One of the many uses I give to astrology is that of a social lubricant. Every time when there’s some awkward silence around the table, I pull out my iPhone and start by candidly asking around: “So, what’s your sign?”. Then, you know, one thing leads to another, and in like 5 minutes everybody is interacting.
For a few months, I saved the astrological charts on one of the astrology sites I use, without any problem whatsoever, and without worrying about the storage space too. I think I saved a few dozens of charts. Then, one day, while I was saving another chart, a strange message popped out: “You reached the maximum of 100 slots for chart saving. If you want to save more charts, you have to first delete one”. Since I was in a hurry, I deleted some old test data, then moved on with my thing.
A few months passed since that incident. Needless to say that, meanwhile, I had to carefully manage my storage space, being already at the top limit and stuff. And, all of a sudden, this morning I realized there’s something very interesting about this incident. Namely, that we’re surrounded by buffers.
What Is A Buffer?
A buffer is a safe zone. Some space where you can play safely, without worrying that you’re going over your limits, or something. My “astrological charts saving storage” buffer was 100. That was my maximum. In order to keep that playground safe, I had to delete some of the extra stuff.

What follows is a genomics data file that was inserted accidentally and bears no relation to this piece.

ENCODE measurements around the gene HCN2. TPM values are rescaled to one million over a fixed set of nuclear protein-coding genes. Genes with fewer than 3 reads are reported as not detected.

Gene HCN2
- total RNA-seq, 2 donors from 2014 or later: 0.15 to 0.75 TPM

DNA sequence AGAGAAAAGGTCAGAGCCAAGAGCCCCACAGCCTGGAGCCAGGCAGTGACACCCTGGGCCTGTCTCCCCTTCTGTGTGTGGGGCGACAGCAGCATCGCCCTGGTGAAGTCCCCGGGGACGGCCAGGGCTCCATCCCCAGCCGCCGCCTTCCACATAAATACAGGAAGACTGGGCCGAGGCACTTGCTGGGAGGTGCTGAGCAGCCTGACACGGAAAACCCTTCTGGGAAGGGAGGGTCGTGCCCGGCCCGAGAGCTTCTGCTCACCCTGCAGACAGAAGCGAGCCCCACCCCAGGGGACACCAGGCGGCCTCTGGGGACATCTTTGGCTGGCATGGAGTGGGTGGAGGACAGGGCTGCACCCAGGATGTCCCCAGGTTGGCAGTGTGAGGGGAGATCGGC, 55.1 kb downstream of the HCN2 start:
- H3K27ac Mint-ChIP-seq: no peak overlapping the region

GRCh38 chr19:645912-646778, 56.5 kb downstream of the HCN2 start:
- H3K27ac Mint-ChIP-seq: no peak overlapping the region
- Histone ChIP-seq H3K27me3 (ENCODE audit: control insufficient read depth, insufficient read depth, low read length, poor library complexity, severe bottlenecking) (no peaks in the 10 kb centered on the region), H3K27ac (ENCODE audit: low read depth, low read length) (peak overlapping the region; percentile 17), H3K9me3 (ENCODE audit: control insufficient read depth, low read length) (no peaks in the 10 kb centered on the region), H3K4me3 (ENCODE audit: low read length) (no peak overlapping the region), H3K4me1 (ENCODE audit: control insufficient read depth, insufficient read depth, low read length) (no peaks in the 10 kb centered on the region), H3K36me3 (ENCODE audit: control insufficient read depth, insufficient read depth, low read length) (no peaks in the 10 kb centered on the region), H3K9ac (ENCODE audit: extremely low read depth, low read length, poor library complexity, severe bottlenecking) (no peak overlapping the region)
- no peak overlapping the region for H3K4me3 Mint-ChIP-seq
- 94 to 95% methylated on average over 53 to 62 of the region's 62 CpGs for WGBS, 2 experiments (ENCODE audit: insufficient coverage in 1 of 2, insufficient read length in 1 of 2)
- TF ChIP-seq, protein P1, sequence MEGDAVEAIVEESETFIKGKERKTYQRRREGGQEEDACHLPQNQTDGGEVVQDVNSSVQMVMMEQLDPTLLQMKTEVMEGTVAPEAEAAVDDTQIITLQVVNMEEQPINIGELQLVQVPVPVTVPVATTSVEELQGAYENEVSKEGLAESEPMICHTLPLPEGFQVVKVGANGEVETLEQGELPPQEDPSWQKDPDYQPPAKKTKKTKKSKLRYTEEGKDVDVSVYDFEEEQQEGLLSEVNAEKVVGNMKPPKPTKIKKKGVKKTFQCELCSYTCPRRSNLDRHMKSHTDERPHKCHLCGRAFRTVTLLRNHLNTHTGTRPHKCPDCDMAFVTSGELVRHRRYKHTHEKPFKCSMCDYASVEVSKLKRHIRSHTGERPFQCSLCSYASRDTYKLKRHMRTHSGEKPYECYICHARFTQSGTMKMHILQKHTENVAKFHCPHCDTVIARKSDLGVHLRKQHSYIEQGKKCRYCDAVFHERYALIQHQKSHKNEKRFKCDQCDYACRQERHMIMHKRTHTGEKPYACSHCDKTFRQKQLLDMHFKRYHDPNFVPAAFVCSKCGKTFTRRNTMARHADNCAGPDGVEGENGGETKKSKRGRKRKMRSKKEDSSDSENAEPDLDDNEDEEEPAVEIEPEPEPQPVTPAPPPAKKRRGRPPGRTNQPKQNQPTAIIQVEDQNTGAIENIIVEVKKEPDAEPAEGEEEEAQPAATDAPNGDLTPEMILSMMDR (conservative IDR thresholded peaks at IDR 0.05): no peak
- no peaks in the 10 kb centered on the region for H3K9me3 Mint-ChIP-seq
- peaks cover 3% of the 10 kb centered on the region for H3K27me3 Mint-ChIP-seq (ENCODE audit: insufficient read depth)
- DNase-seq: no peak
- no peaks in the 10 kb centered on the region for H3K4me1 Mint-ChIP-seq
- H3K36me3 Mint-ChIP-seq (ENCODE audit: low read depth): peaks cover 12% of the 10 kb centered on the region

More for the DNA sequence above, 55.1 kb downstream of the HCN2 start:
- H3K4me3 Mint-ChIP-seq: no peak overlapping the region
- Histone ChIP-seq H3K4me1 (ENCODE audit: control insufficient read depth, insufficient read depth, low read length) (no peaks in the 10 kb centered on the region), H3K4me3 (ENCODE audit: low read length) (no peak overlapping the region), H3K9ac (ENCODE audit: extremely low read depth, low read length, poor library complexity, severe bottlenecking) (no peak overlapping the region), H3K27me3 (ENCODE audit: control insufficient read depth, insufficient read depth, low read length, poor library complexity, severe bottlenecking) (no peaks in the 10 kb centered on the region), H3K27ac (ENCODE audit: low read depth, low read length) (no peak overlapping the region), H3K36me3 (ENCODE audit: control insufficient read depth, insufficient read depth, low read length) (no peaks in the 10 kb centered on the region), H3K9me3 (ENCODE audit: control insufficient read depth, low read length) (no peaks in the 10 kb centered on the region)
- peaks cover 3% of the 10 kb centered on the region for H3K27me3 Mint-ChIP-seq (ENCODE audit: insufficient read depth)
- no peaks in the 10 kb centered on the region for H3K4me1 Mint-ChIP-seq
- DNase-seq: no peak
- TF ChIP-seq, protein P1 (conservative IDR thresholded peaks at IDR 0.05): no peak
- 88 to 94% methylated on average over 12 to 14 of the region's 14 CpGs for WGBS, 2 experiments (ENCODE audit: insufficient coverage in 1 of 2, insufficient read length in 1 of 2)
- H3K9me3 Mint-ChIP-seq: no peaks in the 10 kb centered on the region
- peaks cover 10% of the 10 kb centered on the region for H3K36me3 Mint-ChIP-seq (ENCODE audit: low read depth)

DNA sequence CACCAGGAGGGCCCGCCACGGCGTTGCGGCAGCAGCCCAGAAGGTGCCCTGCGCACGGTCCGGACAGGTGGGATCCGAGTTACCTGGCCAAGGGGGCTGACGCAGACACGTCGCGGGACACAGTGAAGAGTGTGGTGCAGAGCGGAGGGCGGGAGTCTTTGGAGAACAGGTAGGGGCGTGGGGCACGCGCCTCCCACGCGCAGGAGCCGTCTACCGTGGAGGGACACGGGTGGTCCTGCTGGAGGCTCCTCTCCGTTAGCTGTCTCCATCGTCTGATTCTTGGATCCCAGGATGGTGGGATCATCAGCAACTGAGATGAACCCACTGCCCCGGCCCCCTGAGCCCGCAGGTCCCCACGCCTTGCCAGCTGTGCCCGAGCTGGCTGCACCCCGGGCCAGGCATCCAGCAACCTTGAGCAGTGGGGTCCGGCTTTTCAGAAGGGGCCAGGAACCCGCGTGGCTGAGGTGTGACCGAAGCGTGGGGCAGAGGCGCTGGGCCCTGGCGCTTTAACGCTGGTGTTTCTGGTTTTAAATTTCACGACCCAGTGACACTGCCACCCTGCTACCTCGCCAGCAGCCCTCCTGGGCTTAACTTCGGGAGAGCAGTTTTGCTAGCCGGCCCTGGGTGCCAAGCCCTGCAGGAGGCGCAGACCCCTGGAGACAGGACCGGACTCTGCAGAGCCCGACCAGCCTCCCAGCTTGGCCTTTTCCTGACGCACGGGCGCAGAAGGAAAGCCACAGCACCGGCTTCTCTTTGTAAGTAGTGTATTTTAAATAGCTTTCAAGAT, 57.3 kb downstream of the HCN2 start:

We have buffers in many areas of our lives. We have buffers in social relationships, for instance. There’s only a certain numbers of close friends that I can manage. If I’m a popular guy, this number would be probably higher than the average. If I’m a shy guy, well, the manageable circle of my friends will be smaller.
We also have buffers in our skills area. We do learn a certain number of – let’s called them “tricks” – and then stop. Those “tricks” are usually related to our job and we’re normally learning them during school, or some sort of on the field training. If we go over a certain number of “tricks”, we’re out of our safe zone.
But what happens if we have so much stuff around, that the buffer is overrun? If you’re a software engineer, you’re awfully familiar with these words: “buffer overflow”. According to Wikipedia, the definition of a buffer overflow is:
“In computer security and programming, a buffer overflow, or buffer overrun, is an anomaly where a program, while writing data to a buffer, overruns the buffer’s boundary and overwrites adjacent memory. This is a special case of violation of memory safety.
Buffer overflows can be triggered by inputs that are designed to execute code, or alter the way the program operates. This may result in erratic program behavior, including memory access errors, incorrect results, a crash, or a breach of system security. Thus, they are the basis of many software vulnerabilities and can be maliciously exploited.”
That’s exactly what happens in our real life buffers. If we’re over a certain number of people in our social relationships area, we start to act erratically. We forget some of their names. We mistake one for the other. We forget what we say to some of them. That’s a buffer overflow in personal relationships.
If we’re talking about skills, well, that’s even funnier. We learn something for a new job, then, in a few weeks, we completely forget what we use to knew before that. It’s like we never knew that stuff. It may be that we can re-learn it, but, as long as we’re not forced to use that thing on a regular basis, it’s like out of our buffer.